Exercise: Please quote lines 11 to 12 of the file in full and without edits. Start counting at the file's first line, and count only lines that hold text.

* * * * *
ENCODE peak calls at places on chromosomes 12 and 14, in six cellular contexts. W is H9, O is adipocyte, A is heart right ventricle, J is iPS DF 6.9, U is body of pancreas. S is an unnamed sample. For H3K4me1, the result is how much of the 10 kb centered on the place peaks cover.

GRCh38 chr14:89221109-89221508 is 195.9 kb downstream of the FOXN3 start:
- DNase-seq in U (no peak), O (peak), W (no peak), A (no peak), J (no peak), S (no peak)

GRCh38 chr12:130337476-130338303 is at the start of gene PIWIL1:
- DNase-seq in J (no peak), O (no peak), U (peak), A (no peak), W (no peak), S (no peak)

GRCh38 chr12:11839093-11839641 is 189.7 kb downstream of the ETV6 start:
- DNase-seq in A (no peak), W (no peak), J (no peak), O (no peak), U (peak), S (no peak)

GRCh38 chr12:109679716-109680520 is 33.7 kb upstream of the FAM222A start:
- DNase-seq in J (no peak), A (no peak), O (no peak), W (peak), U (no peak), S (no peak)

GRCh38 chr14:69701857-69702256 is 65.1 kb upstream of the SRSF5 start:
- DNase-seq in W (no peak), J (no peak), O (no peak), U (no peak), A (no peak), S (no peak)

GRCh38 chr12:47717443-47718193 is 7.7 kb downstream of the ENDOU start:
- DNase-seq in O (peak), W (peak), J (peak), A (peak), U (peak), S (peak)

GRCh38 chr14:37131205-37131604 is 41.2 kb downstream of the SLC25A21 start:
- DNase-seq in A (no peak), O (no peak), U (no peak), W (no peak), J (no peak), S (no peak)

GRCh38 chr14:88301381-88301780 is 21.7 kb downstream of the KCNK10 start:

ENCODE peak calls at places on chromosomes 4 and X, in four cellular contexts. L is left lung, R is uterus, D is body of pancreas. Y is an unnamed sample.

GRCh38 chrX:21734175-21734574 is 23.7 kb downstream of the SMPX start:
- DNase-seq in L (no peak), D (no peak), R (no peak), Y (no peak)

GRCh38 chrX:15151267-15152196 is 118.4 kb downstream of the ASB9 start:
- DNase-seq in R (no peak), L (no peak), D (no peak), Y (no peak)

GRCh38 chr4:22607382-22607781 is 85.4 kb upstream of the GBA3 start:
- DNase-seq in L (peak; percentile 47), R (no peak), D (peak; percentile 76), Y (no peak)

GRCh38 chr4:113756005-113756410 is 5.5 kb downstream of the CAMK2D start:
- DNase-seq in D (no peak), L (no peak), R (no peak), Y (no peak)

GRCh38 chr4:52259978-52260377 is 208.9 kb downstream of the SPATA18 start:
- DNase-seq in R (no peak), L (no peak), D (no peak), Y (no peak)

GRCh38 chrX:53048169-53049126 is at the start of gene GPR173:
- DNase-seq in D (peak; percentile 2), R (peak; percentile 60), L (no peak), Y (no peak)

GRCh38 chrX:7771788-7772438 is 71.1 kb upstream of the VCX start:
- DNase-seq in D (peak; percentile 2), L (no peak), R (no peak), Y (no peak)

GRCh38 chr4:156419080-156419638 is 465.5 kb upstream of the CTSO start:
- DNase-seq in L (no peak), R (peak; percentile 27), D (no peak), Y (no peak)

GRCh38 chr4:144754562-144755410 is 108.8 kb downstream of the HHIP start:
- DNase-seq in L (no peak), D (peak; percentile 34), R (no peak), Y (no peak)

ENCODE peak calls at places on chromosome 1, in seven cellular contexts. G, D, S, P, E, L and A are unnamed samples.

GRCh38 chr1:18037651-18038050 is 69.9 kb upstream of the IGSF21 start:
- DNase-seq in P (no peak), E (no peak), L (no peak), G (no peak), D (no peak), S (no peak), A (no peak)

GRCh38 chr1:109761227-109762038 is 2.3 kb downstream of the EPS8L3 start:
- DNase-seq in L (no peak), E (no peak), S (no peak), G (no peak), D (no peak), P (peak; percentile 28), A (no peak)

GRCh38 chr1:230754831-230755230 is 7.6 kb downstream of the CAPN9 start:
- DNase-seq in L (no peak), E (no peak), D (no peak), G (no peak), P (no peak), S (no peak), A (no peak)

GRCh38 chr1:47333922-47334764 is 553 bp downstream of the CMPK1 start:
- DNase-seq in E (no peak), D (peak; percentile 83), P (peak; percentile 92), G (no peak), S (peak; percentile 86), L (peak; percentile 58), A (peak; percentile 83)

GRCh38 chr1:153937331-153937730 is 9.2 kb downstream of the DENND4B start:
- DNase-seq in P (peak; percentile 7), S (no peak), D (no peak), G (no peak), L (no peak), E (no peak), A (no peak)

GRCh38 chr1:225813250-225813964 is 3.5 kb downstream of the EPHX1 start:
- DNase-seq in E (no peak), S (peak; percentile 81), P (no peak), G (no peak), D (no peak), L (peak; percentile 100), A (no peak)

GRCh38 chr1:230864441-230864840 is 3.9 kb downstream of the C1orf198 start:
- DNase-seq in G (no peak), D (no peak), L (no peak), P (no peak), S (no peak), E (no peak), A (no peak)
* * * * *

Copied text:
- DNase-seq in W (no peak), J (no peak), O (no peak), U (no peak), A (no peak), S (no peak)

GRCh38 chr12:47717443-47718193 is 7.7 kb downstream of the ENDOU start: